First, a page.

conceal

[ kuh n-seel ]
/ kənˈsil /
||

verb (used with object)

to hide; withdraw or remove from observation; cover or keep from sight: He concealed the gun under his coat.
to keep secret; to prevent or avoid disclosing or divulging: to conceal one's identity by using a false name.

Origin of conceal

1275–1325; Middle English conselen, concelen < Anglo-French conceler < Latin concēlāre, equivalent to con- con- + cēlāre to hide (akin to hull1, Greek koleón scabbard (see Coleoptera); cf. occult)
SYNONYMS FOR conceal
1 See hide1.
Related forms
Dictionary.com Unabridged Based on the Random House Unabridged Dictionary, © Random House, Inc. 2019

Examples from the Web for half-concealed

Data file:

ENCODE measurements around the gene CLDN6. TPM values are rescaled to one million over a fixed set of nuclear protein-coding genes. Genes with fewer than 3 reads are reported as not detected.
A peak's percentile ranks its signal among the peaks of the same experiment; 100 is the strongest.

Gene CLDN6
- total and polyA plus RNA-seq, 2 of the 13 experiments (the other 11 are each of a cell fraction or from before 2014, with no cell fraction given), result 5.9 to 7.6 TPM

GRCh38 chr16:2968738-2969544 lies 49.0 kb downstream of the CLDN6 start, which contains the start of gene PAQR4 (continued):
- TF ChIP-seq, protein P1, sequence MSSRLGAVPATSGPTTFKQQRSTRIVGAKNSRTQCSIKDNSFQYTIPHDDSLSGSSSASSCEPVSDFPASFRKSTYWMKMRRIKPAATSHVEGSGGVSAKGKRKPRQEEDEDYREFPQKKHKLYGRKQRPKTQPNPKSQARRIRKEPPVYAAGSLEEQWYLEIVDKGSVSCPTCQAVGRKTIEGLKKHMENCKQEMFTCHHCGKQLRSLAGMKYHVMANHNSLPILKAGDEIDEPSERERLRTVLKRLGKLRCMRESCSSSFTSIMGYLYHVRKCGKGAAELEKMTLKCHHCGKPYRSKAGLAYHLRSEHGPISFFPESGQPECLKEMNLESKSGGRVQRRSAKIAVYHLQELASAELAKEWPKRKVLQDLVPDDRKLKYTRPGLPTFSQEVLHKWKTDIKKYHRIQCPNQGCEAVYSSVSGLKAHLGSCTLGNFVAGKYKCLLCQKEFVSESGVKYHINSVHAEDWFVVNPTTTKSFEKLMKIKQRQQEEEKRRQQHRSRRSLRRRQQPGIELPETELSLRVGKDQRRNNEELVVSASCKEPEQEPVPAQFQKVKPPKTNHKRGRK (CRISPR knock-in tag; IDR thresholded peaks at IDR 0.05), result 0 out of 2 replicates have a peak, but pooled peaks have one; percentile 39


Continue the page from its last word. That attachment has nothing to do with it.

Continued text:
British Dictionary definitions for half-concealed (1 of 2)

half-concealed


adjective

partially hiddenlittle half-concealed paths

British Dictionary definitions for half-concealed (2 of 2)

conceal

/ (kənˈsiːl) /

verb (tr)

to keep from discovery; hide
to keep secret
Derived Formsconcealable, adjectiveconcealer, nounconcealment, noun

Word Origin for conceal

C14: from Old French conceler, from Latin concēlāre, from com- (intensive) + cēlāre to hide
Collins English Dictionary - Complete & Unabridged 2012 Digital Edition © William Collins Sons & Co. Ltd. 1979, 1986 © HarperCollins Publishers 1998, 2000, 2003, 2005, 2006, 2007, 2009, 2012

Word Origin and History for half-concealed

conceal


v.

early 14c., concelen, from Old French conceler "to hide, conceal, dissimulate," from Latin concelare "to hide," from com-, intensive prefix (see com-), + celare "to hide," from PIE root *kel- "to hide" (see cell). Replaced Old English deagan. Related: Concealed; concealing.

Online Etymology Dictionary, © 2010 Douglas Harper